LOUISA MAY ALCOTT

“Stick To Teaching.”
Louisa May Alcott rejected this dismissive response to Little Women. It would be published in two volumes in 1868 and 1869, and remains a classic nearly 150 years later.

   F. SCOTT FITZGERALD

"You’d have a decent book if you’d get rid of that Gatsby character."
The rather drastic revision was suggested to F. Scott Fitzgerald about—you guessed it—The Great Gatsby.

   STEPHEN KING

“We are not interested in science fiction which deals with negative utopias. They do not sell.”
Despite this feedback, Stephen King eventually published The Running Man under the pseudonym Richard Bachman.

   SYLVIA PLATH

“Reject recommended: I’m not sure what Heinemann’s sees in this first novel unless it is a kind of youthful American female brashness. But there certainly isn’t enough genuine talent for us to take notice.”
An editor at Alfred A. Knopf rejected Sylvia Plath's The Bell Jar twice: first when the manuscript was submitted under a pseudonym (above) and again (below) when her name was attached to it. Her name proved to be surprisingly difficult for the editor to spell:
“I have now re-read—or rather read more thoroughly— “The Bell Jar”, with the knowledge that it is by Sylva Plath which has added considerably to its interest for it is obviously flagrantly autobiographical. But it still is not much of a novel. The trouble is that she has not succeeded in using her material in a novelistic way; there is no viewpoint, no sifting out o the experiences of being a Mademoiselle contest winner with the month in New York, the subsequent mental breakdown and suicide attempts, the brash loss of virginity at the end. One feels simply that Miss Plat is writing of them because [these] things did happen to her and the incidents are in themselves good for a story, but throw them together and they don’t necessarily add up to a novel. One never feels, for instance, the deep-rooted anguish that would drive this girl to suicide. It is too bad because Miss Play has a way with words and a sharp eye or unusual and vivid detail. But maybe now that this book is out of her system she will use her talent more effectively next time.”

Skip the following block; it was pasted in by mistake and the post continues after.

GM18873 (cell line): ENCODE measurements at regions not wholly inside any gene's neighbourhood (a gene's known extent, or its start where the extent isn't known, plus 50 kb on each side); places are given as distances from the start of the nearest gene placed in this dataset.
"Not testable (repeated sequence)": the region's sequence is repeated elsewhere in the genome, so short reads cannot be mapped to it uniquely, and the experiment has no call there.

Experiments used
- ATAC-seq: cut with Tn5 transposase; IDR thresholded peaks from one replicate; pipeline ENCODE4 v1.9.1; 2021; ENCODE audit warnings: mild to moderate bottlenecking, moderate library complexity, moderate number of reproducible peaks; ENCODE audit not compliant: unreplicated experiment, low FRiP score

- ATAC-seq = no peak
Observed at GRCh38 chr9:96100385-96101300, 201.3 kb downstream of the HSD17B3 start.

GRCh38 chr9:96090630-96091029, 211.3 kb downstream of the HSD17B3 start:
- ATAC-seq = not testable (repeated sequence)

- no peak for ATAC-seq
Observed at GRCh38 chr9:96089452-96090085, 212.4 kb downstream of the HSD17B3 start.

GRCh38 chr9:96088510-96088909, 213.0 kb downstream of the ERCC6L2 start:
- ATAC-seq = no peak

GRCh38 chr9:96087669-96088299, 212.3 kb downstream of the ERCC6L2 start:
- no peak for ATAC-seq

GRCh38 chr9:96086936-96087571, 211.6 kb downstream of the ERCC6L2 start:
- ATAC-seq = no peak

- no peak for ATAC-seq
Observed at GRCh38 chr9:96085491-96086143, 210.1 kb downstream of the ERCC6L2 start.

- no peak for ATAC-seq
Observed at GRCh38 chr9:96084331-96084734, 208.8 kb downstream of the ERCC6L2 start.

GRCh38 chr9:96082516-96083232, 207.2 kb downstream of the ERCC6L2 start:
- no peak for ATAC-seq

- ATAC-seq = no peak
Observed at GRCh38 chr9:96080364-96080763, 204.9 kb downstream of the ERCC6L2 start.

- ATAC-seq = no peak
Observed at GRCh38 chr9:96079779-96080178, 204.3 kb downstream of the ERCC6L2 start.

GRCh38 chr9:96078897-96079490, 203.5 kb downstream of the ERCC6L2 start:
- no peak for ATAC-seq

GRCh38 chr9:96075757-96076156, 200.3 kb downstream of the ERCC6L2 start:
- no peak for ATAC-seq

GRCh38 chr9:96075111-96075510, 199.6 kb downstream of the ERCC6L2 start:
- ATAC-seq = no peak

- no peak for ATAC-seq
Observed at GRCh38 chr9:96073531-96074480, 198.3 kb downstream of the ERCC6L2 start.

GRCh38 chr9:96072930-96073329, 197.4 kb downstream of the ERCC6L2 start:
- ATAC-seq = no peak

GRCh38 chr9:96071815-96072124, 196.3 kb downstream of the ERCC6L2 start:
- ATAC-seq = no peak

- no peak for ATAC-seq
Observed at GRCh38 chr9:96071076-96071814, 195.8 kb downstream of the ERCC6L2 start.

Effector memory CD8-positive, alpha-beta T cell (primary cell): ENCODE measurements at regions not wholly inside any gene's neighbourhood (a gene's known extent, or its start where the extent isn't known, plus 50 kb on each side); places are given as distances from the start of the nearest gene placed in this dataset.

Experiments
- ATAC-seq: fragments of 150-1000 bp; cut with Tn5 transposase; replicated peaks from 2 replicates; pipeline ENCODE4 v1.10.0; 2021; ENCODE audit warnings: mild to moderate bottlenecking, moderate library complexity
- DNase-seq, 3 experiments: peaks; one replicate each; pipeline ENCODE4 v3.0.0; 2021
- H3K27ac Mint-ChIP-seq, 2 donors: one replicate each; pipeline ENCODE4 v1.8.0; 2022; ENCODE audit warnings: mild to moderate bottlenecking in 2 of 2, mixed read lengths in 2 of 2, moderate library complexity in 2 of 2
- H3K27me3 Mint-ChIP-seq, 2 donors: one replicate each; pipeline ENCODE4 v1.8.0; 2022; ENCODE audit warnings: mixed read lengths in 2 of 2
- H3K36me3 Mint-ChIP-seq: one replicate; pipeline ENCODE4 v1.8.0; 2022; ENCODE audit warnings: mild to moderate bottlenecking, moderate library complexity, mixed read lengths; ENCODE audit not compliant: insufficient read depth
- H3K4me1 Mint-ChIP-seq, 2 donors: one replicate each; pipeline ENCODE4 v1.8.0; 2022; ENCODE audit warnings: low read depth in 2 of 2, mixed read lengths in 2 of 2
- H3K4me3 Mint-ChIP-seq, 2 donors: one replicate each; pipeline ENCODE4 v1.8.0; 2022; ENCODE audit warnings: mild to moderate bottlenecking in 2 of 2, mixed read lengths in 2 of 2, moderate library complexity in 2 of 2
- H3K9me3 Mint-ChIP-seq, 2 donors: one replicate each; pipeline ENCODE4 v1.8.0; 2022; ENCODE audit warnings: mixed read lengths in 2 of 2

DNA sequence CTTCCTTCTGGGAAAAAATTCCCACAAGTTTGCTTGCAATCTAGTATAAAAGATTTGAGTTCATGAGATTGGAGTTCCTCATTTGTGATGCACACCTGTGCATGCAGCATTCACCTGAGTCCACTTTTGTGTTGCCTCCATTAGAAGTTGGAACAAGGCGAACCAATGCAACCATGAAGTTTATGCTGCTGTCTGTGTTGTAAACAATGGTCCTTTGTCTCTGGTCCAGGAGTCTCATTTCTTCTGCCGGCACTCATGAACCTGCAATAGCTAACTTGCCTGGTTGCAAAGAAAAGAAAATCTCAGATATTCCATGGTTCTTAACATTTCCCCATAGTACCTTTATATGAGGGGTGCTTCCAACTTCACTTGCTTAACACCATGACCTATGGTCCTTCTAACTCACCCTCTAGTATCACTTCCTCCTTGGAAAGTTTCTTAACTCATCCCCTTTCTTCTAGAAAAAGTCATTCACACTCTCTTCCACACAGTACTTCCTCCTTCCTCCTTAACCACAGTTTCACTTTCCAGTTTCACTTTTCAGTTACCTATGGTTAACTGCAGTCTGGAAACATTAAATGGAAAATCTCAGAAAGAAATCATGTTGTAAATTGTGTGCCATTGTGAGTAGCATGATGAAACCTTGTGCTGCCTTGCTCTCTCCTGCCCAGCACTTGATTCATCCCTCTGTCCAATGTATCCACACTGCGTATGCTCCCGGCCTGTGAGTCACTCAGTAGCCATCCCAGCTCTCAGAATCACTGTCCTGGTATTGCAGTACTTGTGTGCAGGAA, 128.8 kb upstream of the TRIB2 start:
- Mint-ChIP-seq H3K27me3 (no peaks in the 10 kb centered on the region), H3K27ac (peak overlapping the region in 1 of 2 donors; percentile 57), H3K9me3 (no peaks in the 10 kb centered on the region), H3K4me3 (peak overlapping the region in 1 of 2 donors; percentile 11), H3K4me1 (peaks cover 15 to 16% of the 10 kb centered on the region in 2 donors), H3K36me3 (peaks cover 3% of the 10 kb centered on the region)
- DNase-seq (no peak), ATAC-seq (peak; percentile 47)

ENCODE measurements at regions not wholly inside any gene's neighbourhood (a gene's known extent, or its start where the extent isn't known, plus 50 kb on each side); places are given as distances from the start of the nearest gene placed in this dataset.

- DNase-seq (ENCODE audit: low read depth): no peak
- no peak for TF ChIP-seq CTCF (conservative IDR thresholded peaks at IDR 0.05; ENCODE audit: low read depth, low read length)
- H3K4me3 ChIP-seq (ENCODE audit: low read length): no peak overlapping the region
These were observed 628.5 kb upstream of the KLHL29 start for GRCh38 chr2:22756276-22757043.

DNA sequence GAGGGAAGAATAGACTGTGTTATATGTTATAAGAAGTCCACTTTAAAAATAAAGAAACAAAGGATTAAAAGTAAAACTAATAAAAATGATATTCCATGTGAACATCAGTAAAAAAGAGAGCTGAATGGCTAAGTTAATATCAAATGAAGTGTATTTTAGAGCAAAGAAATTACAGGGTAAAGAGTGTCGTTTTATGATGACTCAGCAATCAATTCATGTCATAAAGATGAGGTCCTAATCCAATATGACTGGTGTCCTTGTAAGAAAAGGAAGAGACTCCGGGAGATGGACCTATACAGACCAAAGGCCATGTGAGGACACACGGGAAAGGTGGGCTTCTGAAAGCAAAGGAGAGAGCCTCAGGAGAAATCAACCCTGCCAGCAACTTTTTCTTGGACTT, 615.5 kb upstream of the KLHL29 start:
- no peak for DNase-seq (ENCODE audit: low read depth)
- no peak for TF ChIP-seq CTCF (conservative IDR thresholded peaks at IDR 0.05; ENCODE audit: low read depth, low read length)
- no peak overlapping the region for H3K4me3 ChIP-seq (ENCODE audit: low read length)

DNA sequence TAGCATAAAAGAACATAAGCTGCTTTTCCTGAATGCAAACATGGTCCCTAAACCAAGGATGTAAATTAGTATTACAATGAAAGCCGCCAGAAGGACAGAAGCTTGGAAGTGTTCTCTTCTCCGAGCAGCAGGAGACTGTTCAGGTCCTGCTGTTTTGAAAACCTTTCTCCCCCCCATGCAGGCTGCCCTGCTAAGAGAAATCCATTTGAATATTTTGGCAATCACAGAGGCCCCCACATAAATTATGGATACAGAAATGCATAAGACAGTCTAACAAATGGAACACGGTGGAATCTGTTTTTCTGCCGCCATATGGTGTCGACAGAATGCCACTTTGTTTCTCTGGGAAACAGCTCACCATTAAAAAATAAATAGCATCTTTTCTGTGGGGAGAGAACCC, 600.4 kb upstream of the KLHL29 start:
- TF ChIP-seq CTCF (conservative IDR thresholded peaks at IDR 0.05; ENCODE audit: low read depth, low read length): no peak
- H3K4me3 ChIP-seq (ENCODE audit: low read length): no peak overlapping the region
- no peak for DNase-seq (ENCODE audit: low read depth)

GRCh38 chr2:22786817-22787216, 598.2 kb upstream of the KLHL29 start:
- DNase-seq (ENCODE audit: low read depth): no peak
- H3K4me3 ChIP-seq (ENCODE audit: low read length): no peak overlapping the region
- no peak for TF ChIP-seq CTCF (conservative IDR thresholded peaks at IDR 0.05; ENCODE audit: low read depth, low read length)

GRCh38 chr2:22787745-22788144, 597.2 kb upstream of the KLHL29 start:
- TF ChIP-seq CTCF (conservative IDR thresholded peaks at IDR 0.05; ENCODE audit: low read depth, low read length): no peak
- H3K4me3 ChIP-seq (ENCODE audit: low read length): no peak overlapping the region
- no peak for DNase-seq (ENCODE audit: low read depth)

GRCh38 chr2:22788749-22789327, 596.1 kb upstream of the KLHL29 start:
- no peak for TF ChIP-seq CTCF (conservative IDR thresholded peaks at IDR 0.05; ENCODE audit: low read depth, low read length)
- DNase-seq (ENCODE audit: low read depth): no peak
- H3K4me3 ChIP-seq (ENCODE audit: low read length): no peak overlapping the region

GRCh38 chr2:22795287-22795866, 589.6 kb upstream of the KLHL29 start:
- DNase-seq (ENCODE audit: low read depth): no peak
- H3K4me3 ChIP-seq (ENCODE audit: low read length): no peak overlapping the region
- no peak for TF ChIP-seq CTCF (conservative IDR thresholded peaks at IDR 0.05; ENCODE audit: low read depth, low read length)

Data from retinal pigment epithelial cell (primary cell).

One of my favorite short stories collected a dozen rejections before it found a home. What memorable rejections have you received? 

7 comments:

Annette said...

It was a standard rejection from an agent but the memorable part was when she congratulated me on one of my Agatha nominations and admitted she may have made a mistake. :-D

KM Rockwood said...

At the time, all rejections seem memorable. Thankfully, they do fade into the distance.

Warren Bull said...

Annette, Ha!

Warren Bull said...

KM, True

E. B. Davis said...

That's great, Annette. So glad that agent had second thoughts. At least she knew who you were. I don't remember mine because most of the time I get no response. And I think that says a lot. The ones that Warren presented--they exist. They got it wrong, but someone actually responded.

judyalter said...

My then-agent once suggested that a certain publisher was looking for a y/a about a young cowgirl. i sent what I thought to be an appropriate manuscript, but the wrote that they found the writing "most pedantic." It became the first of a trilogy, still in print thirty years later.
Great quotes, Warren. I loved reading them.

Susan Oleksiw said...

My first rejections, back in the 1960s, were of the "not for us" variety. Later they became more specific ("no pizzazz"), and now I'm back to the "we'll pass on this" type. The really painful ones fade, and editors move on. But I keep on writing (and publishing). That's what any writer should learn from all rejections. Read them, forget them, keep writing.